Port State Measurement Agreements (PMSA) aim to combat IUU fishing by bringing international parties to enact legislation and regulation on foreign vessels entering port. Parties to the PMSA, Port-States, are responsible for monitoring whether a vessel has engaged in IUU fishing. Reefers (because of their role in transshipment) pose a serious problem in effectively tracking and monitoring IUU fishing, leading to harmful marine biodiversity activity and human rights abuses such as seafood slavery. However, reefers are readily equipped with Automatic Identification System (AIS) Technology which, this paper shows, has proven to be an effective tool in MCS that PMSA parties can continue to use.
The international community has sought to limit or ban-transshipment at sea due to the difficulty it poses in monitoring IUU fishing and controlling its effects. The WCPFC has banned purse seine vessels operating within the WCPFC Convention Area; however, for longliners and other vessels, the WCPFC merely encourages them to conduct transshipment at sea to the extent practicable. Despite proper infrastructure at port, a precedent of other vessels conducting transshipment at port, and insignificant costs, CCMs have used the "impracticability" test to continue transshipping at sea. This paper proposes replacing the "impracticability" test with bright-line rules to put an end to CCMs' patterns of transshipment at sea.
In this research study, Global Fishing Watch uses AIS information to identify where transshipment can be happening and who is doing it. About 42 percent of potential rendezvous (what is identified through AIS data to track transshipments) occur on the high seas, with the rest happening within the EEZs of different nations–especially Russia. It is concerning, however, that those areas with higher levels of reported IUU fishing correlate with areas of high potential rendezvous. With such a high level of transshipments occurring on high seas, the global community could not only benefit from using AIS data to identify illegal transshipments but must also cooperate to address lax oversight and control. This revised report improves on the methodology of the earlier finding in February 2017.
In a study commissioned by the Pacific Islands Foreign Fisheries Agency (FFA), transshipment and purse seine vessels are analyzed concerning the benefits accrued to Pacific Island Countries (PICs). The study finds that transshipment at port has not brought increased revenue in the past 18 years (as of the time of writing.) As gross revenues have not increased, neither have transshipment fees; PICs could benefit from standardizing fees not only to increase revenues but also because these fees help support monitoring and fisheries management efforts. High seas longline transshipment is there to stay for PICs, it makes financial viability possible for the fishing industry, but PICs must continuously monitor where transshipment is happening, and what benefits are accrued.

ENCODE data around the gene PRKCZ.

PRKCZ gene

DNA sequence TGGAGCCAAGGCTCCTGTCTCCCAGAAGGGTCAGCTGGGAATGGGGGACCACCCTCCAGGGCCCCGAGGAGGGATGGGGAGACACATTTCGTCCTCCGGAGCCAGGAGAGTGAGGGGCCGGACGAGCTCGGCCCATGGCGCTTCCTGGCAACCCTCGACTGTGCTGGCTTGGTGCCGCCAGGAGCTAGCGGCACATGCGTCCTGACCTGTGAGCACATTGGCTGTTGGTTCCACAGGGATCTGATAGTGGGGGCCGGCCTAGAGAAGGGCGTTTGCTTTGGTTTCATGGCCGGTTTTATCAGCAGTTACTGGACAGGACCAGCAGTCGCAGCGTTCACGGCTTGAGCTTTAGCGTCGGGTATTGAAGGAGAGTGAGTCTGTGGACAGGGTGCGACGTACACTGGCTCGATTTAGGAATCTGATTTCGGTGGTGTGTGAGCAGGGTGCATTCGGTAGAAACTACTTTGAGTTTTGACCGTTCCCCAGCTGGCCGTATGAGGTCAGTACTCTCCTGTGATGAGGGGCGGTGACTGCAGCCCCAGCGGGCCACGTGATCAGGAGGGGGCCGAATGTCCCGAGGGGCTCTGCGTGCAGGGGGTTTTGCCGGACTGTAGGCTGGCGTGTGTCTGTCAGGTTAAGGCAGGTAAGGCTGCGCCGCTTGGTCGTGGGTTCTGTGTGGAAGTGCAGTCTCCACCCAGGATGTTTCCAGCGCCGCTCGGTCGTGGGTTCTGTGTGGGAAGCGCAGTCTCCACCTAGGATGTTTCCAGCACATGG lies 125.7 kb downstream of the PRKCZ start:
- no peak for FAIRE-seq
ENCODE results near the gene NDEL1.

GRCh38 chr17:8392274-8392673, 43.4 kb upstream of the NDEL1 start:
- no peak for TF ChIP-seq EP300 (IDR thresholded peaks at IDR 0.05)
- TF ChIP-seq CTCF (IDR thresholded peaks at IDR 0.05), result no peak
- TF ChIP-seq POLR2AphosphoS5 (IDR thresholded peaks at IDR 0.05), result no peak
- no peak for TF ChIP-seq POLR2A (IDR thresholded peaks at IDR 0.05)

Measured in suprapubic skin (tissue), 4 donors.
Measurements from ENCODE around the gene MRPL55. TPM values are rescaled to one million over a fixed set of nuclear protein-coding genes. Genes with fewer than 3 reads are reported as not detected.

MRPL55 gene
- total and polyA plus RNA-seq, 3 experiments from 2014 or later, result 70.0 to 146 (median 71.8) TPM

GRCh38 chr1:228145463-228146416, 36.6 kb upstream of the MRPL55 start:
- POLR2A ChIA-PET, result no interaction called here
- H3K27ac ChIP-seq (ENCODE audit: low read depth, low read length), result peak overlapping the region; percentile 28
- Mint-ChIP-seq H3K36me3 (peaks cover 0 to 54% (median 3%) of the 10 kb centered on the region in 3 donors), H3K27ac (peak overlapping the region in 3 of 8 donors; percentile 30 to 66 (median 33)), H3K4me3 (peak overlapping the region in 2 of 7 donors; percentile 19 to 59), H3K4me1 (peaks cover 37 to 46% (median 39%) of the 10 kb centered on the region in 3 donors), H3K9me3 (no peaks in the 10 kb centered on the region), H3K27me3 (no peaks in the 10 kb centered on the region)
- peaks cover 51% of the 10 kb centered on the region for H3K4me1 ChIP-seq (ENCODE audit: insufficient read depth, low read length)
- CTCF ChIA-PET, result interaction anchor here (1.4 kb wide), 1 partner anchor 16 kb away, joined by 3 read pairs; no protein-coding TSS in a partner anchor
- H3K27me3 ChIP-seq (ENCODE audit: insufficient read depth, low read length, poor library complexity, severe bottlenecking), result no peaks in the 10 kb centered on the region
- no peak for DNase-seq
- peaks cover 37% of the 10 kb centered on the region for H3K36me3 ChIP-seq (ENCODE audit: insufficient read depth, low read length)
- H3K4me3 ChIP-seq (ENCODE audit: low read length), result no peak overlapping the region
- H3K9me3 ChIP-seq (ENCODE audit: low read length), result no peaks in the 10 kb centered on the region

This report builds on the literature that the ISSF has conducted on analyzing tuna RFMOs transshipment regulations(See 2014-2018 reports). This report reviews the transshipment measures of the five tuna RFMOs plus SEAFO and CCAMLR. Although each tuna RFMO generally prohibits at-sea transshipment except for large-scale longline fishing vessels with 100% observer coverage on the carrier vessels, their relationship, the report finds, with other MCS measures leaves multiple gaps and shortfalls. Through the analysis of non-tuna RFMO transshipment measures in critical comparison to the many shortfalls found with existing measures in tuna RFMOs, the report gives detailed recommendations to improve and strengthen tuna RFMO transshipment regulations.